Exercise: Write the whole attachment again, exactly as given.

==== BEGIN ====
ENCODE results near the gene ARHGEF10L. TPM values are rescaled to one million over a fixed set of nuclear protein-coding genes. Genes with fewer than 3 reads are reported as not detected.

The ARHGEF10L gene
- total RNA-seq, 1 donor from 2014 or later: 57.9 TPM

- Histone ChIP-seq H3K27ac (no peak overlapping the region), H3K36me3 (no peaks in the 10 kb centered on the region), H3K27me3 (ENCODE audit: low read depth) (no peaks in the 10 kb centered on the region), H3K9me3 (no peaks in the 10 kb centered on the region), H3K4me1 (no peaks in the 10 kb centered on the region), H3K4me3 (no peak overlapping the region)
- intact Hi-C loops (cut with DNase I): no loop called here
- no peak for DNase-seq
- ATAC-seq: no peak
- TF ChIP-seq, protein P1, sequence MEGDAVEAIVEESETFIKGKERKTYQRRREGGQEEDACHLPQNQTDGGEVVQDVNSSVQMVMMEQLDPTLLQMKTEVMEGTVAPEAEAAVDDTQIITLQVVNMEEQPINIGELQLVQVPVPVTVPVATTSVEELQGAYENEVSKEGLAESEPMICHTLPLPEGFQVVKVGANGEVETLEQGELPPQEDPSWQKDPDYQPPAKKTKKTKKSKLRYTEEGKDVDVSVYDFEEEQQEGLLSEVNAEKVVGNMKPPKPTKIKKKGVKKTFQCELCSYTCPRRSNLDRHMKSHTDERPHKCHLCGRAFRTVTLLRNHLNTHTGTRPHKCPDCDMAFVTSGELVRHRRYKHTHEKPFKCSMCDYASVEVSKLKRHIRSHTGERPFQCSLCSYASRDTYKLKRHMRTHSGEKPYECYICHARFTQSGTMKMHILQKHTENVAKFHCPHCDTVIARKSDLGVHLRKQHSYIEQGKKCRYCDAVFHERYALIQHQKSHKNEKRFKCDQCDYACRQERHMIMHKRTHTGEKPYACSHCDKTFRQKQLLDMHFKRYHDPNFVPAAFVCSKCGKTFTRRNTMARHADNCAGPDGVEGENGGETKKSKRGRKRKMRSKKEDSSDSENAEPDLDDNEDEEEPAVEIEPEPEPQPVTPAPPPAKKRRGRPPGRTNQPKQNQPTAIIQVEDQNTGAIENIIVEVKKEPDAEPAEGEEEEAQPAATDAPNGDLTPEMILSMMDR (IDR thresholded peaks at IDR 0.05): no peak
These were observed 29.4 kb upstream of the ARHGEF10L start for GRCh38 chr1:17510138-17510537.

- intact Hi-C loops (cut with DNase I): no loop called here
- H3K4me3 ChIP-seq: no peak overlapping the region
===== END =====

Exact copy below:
ENCODE results near the gene ARHGEF10L. TPM values are rescaled to one million over a fixed set of nuclear protein-coding genes. Genes with fewer than 3 reads are reported as not detected.

The ARHGEF10L gene
- total RNA-seq, 1 donor from 2014 or later: 57.9 TPM

- Histone ChIP-seq H3K27ac (no peak overlapping the region), H3K36me3 (no peaks in the 10 kb centered on the region), H3K27me3 (ENCODE audit: low read depth) (no peaks in the 10 kb centered on the region), H3K9me3 (no peaks in the 10 kb centered on the region), H3K4me1 (no peaks in the 10 kb centered on the region), H3K4me3 (no peak overlapping the region)
- intact Hi-C loops (cut with DNase I): no loop called here
- no peak for DNase-seq
- ATAC-seq: no peak
- TF ChIP-seq, protein P1, sequence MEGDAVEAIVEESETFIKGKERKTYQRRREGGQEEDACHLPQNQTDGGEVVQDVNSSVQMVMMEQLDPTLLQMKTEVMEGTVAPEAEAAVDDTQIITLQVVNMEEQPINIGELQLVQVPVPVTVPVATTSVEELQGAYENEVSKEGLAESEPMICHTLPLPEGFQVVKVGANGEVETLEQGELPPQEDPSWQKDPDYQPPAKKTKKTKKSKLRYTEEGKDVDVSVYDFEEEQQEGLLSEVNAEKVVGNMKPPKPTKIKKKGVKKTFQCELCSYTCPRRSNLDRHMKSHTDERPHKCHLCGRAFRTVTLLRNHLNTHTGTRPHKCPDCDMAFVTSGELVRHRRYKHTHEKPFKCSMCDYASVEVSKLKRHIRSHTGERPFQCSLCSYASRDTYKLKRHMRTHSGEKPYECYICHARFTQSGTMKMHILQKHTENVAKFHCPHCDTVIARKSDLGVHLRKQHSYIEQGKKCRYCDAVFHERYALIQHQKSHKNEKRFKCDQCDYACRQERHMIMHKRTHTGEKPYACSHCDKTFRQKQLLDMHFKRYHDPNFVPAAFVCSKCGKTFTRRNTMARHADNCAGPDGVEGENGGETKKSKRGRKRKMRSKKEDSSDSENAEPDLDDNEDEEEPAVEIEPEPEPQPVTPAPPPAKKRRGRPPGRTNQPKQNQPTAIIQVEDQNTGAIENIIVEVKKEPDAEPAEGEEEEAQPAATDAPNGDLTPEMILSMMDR (IDR thresholded peaks at IDR 0.05): no peak
These were observed 29.4 kb upstream of the ARHGEF10L start for GRCh38 chr1:17510138-17510537.

- intact Hi-C loops (cut with DNase I): no loop called here
- H3K4me3 ChIP-seq: no peak overlapping the region